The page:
While learning about GitHub Actions, I came across the GitHub Actions Org, and they have a bunch of templates for building custom GitHub actions. So, I started searching for a template that has TypeScript support, ensuring type safety to write bug-free code. I found the typescript-action template that includes support for tests, linter, versioning, and more.

I clicked on the Use this template button, and within minutes, I had a basic GitHub action with TypeScript support. I then started adding code for my action logic.

First, I defined all the configuration and meta-information for my action in, including the name, description, author information, branding information, inputs, Node.js version, and entry point.

name: 'Hashnode Blog Action'
description: 'Action to pull your latest blog and show it in a nice format.'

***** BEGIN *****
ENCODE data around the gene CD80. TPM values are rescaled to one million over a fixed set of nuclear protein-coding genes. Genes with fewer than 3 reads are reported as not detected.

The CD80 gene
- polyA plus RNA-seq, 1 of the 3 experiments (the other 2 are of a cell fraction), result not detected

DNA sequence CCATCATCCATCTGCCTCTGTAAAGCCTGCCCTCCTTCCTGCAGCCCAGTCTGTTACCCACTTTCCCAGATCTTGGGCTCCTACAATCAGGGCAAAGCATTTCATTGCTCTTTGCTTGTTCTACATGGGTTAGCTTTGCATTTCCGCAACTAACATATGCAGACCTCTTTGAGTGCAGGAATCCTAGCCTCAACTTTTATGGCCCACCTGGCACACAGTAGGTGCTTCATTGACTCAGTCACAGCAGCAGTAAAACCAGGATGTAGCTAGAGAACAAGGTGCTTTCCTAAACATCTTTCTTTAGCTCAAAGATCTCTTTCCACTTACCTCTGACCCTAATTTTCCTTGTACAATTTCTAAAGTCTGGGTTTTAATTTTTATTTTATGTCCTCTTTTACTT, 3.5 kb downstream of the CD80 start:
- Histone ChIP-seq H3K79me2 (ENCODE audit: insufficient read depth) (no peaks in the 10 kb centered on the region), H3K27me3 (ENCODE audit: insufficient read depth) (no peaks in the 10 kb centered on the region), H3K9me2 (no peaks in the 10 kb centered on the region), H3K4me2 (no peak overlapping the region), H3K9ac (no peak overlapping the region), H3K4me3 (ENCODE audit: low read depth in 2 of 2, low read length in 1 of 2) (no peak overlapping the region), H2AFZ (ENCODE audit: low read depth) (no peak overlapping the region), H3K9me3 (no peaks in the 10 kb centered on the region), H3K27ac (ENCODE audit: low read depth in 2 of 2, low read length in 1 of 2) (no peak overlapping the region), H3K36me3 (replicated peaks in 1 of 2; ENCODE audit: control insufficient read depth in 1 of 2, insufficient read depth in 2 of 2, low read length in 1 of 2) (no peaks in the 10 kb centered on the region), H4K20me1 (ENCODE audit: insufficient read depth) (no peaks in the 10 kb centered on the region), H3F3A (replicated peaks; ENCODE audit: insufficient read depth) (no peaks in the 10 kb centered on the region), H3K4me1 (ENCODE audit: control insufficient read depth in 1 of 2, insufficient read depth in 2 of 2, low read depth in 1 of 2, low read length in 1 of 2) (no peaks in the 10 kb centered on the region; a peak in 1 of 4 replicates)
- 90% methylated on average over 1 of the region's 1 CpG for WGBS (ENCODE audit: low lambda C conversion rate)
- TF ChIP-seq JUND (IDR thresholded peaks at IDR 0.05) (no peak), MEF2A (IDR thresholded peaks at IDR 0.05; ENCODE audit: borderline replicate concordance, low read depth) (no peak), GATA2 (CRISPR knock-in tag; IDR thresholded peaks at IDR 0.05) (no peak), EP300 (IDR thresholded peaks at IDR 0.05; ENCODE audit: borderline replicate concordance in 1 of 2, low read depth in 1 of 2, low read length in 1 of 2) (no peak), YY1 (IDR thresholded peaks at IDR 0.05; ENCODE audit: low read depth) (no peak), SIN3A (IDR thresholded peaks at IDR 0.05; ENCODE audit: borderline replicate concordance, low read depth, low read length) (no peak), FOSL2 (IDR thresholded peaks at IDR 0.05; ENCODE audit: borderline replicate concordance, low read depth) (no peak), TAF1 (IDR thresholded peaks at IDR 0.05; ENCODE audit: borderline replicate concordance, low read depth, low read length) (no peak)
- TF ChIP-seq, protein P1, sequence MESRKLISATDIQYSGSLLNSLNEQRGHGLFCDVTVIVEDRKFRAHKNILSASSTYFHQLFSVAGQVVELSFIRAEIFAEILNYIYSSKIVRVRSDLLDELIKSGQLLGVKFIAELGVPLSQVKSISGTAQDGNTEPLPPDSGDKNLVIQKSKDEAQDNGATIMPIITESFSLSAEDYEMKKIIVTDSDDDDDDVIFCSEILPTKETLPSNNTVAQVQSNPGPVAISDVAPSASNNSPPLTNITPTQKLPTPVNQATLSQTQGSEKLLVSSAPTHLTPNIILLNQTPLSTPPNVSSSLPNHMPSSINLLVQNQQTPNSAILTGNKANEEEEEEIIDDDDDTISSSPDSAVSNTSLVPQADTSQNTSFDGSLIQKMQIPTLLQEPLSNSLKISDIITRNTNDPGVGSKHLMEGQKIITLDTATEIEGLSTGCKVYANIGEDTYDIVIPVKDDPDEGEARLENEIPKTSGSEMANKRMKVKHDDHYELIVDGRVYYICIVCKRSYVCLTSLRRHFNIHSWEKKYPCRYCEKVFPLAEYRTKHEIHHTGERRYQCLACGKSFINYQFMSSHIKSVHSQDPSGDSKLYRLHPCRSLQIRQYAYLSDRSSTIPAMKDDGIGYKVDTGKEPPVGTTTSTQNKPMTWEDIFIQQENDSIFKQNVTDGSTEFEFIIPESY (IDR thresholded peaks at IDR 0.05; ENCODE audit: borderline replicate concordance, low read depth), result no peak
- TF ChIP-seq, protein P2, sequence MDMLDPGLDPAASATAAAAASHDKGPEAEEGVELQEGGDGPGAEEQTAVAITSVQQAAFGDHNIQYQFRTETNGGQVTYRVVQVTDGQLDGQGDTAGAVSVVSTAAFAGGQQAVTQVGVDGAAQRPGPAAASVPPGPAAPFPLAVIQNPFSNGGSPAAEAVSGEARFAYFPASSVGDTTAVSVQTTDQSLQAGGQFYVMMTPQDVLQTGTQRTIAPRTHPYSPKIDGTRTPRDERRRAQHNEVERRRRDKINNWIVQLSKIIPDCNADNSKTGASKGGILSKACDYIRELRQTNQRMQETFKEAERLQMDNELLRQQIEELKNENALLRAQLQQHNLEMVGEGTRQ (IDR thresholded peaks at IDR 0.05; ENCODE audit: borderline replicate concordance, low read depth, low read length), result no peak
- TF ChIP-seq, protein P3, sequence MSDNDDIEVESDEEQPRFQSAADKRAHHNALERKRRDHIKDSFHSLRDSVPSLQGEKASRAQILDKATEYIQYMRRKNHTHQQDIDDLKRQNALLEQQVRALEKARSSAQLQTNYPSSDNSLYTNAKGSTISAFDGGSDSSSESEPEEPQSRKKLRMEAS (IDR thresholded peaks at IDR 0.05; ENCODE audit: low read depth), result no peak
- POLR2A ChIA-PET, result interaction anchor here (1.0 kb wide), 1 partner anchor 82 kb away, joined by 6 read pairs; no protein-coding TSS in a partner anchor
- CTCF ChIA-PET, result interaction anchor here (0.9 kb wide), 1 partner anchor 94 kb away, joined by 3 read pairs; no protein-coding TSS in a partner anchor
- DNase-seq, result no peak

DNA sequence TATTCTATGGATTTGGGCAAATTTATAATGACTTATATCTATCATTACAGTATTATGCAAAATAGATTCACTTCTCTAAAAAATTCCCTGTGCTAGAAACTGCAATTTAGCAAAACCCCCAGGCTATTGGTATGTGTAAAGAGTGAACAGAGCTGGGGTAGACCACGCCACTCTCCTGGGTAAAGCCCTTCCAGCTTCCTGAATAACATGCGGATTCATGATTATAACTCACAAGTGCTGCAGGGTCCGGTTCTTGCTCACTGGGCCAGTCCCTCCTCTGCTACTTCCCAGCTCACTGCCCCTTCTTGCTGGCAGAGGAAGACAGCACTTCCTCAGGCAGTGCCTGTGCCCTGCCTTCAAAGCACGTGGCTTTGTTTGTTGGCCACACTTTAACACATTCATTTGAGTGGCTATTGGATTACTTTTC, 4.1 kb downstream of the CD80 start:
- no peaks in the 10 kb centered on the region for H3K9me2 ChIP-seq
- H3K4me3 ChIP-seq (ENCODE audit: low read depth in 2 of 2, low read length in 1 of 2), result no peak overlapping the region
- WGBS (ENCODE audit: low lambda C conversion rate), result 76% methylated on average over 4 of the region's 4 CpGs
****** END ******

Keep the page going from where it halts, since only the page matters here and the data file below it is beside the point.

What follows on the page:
author: 'Sachin-chaurasiya'

  icon: 'hash'
  color: 'blue'

    description: 'Your hashnode publication name, Example: blog.hashnode.dev'
    required: true
    description: 'Number of posts count'
    required: false
    default: 6
    description: 'Output format (table, list, card)'
    required: false
    default: 'table'
    description: 'File name to save the output'
    required: false
    default: 'README.md'
    description: 'Debug mode'
    required: false
    default: false

  using: node20
  main: dist/index.js

Then, I started working on logic to fetch the posts from Hashnode using a GraphQL query. I have not used any third-party library for querying Hashnode APIs, I just utilized the JavaScript Fetch API.

import { HashNodeArticleResponse } from 'HashNodeTypes'

export const BASE_URL = 'https://gql.hashnode.com/'

const getQuery = (publicationName: string, limit: number): string => {